Of the nation’s over 5,000 outdoor statues honoring historical figures, fewer than 400 recognize women.
Visitors to the Turning Point Suffragist Memorial will enter through a replica of the White House gates, the backdrop of the Silent Sentinels’ pickets, and then see the Turning Point Plaza Rotunda. The rotunda will house statues of key suffragists Carrie Chapman Catt, Alice Paul, and Ida B. Wells. Nineteen stations (for the 19th Amendment) affixed to 10 concrete pillars will recount the movement’s history, the court cases that denied women’s rights, nine unsuccessful suffrage campaigns, the Night of Terror, and state ratification campaigns. Names of those contributing more than $1,000 will be displayed on a donor wall.
The building permit will be in place soon. Organizers plan a formal groundbreaking for late 2019 or early 2020 and a dedication on August 26, 2020, the centennial of ratification.
Memorial sponsors envision it being part of a Constitution Trail because it is within a day’s drive of Mount Vernon, home of the first president under the Constitution, George Washington (and Martha); Gunston Hall, home of the Virginia Declaration of Rights author George Mason (and Sarah); Montpelier, home of an author of the Constitution James Madison (and Dolley); and several Civil War battlefields where the concept of “united states” was at issue.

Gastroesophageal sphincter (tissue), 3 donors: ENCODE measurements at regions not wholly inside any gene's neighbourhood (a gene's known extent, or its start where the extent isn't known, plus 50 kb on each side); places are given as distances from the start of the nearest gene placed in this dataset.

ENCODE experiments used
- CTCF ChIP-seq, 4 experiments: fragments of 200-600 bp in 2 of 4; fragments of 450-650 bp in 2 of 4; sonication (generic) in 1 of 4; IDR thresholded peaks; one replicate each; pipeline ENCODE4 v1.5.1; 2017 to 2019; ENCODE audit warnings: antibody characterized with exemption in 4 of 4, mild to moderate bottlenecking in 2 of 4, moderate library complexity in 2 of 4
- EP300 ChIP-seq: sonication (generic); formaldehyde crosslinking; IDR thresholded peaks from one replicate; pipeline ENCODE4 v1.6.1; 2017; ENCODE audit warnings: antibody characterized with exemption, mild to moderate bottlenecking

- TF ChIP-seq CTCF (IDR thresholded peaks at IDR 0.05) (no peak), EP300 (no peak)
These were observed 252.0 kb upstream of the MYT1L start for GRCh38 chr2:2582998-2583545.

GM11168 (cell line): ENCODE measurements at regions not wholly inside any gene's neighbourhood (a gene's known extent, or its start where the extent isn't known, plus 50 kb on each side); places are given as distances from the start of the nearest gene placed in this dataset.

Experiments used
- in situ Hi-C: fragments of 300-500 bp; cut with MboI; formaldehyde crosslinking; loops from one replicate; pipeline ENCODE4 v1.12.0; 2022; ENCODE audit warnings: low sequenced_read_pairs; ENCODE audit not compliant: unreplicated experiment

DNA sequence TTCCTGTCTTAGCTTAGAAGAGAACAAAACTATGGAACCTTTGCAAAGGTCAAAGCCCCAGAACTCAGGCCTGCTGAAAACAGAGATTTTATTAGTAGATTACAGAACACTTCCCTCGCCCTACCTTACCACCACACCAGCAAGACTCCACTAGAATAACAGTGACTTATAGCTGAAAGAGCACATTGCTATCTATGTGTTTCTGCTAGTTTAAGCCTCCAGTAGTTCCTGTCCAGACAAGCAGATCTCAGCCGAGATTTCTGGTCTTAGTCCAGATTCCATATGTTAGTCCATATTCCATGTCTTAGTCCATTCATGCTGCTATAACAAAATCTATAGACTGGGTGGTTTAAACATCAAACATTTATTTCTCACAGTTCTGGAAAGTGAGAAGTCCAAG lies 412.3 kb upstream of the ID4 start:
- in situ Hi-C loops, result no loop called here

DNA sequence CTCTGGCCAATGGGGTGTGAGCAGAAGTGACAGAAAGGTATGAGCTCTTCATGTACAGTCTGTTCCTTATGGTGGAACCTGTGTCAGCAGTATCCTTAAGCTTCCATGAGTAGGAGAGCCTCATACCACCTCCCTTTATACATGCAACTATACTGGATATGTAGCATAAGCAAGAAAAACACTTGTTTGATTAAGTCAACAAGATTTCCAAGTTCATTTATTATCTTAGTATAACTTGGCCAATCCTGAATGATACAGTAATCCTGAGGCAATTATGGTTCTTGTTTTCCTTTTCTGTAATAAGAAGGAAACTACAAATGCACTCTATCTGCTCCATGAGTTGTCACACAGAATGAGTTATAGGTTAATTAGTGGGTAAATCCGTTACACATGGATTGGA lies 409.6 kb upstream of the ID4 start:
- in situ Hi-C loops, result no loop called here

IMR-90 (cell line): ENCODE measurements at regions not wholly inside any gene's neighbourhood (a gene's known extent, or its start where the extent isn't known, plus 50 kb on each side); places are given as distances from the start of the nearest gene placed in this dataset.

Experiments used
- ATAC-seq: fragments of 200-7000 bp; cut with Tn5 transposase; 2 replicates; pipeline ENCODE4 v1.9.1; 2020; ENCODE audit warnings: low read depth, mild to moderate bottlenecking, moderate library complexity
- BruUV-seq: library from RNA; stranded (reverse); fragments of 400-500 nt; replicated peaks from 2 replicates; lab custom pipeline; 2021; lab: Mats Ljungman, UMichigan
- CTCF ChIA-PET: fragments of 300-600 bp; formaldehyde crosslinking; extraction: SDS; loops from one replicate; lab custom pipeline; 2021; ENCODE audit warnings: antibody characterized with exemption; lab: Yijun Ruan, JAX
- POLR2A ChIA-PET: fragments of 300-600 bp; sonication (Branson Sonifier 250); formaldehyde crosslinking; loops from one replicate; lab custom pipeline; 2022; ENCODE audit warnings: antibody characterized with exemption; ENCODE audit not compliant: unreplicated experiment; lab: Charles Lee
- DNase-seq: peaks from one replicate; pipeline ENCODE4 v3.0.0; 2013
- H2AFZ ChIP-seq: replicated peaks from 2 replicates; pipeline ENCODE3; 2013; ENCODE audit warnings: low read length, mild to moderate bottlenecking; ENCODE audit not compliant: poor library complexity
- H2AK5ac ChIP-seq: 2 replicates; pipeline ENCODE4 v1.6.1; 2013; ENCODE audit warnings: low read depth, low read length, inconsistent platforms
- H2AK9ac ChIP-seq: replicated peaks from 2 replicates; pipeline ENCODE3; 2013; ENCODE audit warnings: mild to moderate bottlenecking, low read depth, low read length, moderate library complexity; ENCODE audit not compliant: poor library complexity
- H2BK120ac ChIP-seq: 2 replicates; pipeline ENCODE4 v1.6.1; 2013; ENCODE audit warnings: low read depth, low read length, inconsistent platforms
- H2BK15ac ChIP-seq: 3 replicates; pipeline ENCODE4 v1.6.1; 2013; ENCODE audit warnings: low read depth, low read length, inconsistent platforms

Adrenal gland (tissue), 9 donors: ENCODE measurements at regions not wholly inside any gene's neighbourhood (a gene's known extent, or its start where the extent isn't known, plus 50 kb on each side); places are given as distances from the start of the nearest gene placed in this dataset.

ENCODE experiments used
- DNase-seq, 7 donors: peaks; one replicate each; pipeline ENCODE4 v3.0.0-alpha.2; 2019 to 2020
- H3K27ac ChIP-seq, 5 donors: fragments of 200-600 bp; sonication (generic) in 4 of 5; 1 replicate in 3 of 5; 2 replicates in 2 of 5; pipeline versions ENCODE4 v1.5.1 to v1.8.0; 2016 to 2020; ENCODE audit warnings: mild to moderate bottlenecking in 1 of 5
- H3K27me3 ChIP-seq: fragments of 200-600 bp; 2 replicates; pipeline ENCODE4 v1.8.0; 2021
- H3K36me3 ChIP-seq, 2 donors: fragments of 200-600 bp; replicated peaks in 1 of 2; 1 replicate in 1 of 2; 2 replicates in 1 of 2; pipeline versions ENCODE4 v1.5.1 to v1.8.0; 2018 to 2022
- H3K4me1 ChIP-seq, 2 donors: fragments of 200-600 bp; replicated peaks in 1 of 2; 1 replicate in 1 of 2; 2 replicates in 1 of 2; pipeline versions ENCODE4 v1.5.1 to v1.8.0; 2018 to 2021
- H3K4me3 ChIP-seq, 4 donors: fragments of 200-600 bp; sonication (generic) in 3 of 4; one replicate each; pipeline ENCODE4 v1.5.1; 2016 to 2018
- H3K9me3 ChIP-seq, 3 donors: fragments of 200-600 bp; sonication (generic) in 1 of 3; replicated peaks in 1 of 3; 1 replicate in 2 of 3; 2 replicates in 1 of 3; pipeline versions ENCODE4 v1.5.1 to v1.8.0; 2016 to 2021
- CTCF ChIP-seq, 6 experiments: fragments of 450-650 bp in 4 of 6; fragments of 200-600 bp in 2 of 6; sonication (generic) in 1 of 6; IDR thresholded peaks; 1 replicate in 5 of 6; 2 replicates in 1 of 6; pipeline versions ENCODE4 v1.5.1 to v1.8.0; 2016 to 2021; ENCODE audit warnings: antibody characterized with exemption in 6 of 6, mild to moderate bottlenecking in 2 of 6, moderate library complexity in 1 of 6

Many of the suffragists’ names have been lost to history and their crusade overlooked. “The Turning Point Suffragist Memorial is important because the suffragists fought and won the right for American women to vote in what was essentially a 72-year, bloodless revolution,” says Wirth. “The memorial will be a visual symbol and educational tool to remedy this egregious omission.”
Edith Mayo, Curator Emeritus in Political and Women’s History of the Smithsonian Institution, calls it the “best kept secret in American history.” Advocates expect the memorial to shine a bright light on a long-ignored chapter of U.S. history and the dogged women for whom, as Susan B. Anthony said, “Failure is impossible.”
The long-term lesson in this effort? “It is important to remain vigilant on women’s rights, civil rights, and human rights,” Barker believes. To learn more, visit www.suffragistmemorial.org.